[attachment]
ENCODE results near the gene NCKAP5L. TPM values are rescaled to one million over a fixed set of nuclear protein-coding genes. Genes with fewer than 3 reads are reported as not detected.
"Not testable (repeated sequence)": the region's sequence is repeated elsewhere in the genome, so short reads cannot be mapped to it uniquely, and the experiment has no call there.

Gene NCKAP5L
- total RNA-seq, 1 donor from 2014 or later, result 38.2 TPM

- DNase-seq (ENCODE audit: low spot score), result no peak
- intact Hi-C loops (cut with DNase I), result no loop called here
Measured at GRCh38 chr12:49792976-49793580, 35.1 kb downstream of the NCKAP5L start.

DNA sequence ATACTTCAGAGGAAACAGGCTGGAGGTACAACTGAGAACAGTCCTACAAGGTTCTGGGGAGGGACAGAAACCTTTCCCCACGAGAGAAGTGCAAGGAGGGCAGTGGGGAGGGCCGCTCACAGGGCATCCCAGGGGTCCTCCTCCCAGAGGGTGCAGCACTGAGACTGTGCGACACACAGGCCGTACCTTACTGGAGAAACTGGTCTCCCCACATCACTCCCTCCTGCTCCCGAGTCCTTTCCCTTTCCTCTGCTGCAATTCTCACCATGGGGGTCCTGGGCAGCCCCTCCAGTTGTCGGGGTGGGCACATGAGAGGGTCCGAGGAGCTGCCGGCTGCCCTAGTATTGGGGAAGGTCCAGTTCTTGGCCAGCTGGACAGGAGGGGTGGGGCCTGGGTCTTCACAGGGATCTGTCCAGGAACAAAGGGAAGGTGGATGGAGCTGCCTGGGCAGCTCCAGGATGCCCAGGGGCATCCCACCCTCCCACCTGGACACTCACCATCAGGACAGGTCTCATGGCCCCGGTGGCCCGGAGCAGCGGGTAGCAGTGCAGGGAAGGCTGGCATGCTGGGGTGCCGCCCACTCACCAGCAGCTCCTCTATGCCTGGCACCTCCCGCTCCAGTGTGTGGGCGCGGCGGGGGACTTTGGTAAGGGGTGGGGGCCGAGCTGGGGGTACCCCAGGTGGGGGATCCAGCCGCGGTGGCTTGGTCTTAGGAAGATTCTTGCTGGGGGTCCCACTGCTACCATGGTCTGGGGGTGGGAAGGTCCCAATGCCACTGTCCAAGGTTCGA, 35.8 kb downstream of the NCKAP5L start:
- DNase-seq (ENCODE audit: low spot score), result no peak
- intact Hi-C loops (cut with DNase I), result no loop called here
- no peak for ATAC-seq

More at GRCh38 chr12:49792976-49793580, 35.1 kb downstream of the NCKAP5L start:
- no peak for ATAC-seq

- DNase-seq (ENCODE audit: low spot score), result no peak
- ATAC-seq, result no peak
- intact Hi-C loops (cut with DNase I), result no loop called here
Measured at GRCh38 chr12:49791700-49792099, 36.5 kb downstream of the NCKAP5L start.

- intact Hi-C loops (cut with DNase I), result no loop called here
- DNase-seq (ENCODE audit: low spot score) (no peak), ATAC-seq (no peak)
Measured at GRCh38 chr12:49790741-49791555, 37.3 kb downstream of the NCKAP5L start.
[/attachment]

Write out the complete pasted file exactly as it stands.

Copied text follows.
ENCODE results near the gene NCKAP5L. TPM values are rescaled to one million over a fixed set of nuclear protein-coding genes. Genes with fewer than 3 reads are reported as not detected.
"Not testable (repeated sequence)": the region's sequence is repeated elsewhere in the genome, so short reads cannot be mapped to it uniquely, and the experiment has no call there.

Gene NCKAP5L
- total RNA-seq, 1 donor from 2014 or later, result 38.2 TPM

- DNase-seq (ENCODE audit: low spot score), result no peak
- intact Hi-C loops (cut with DNase I), result no loop called here
Measured at GRCh38 chr12:49792976-49793580, 35.1 kb downstream of the NCKAP5L start.

DNA sequence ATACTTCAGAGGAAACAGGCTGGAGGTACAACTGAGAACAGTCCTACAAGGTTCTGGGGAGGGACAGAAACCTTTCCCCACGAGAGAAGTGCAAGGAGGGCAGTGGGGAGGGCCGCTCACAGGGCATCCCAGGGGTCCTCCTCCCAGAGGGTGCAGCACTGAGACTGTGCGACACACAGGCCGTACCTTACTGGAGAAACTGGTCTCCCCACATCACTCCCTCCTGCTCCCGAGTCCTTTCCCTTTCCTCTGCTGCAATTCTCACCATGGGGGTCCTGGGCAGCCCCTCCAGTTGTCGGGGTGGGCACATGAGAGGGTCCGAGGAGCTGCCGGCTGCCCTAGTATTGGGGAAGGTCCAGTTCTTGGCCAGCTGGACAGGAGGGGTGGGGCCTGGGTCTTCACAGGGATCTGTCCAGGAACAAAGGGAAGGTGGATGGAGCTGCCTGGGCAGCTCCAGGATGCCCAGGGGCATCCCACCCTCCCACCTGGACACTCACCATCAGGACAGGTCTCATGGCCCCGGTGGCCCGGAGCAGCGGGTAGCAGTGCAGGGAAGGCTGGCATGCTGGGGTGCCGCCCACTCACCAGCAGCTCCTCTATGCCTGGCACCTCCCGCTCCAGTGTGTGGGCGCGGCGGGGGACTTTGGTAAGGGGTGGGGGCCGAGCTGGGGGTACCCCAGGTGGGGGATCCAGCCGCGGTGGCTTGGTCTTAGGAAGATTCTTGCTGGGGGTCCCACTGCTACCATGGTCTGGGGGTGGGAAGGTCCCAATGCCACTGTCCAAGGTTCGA, 35.8 kb downstream of the NCKAP5L start:
- DNase-seq (ENCODE audit: low spot score), result no peak
- intact Hi-C loops (cut with DNase I), result no loop called here
- no peak for ATAC-seq

More at GRCh38 chr12:49792976-49793580, 35.1 kb downstream of the NCKAP5L start:
- no peak for ATAC-seq

- DNase-seq (ENCODE audit: low spot score), result no peak
- ATAC-seq, result no peak
- intact Hi-C loops (cut with DNase I), result no loop called here
Measured at GRCh38 chr12:49791700-49792099, 36.5 kb downstream of the NCKAP5L start.

- intact Hi-C loops (cut with DNase I), result no loop called here
- DNase-seq (ENCODE audit: low spot score) (no peak), ATAC-seq (no peak)
Measured at GRCh38 chr12:49790741-49791555, 37.3 kb downstream of the NCKAP5L start.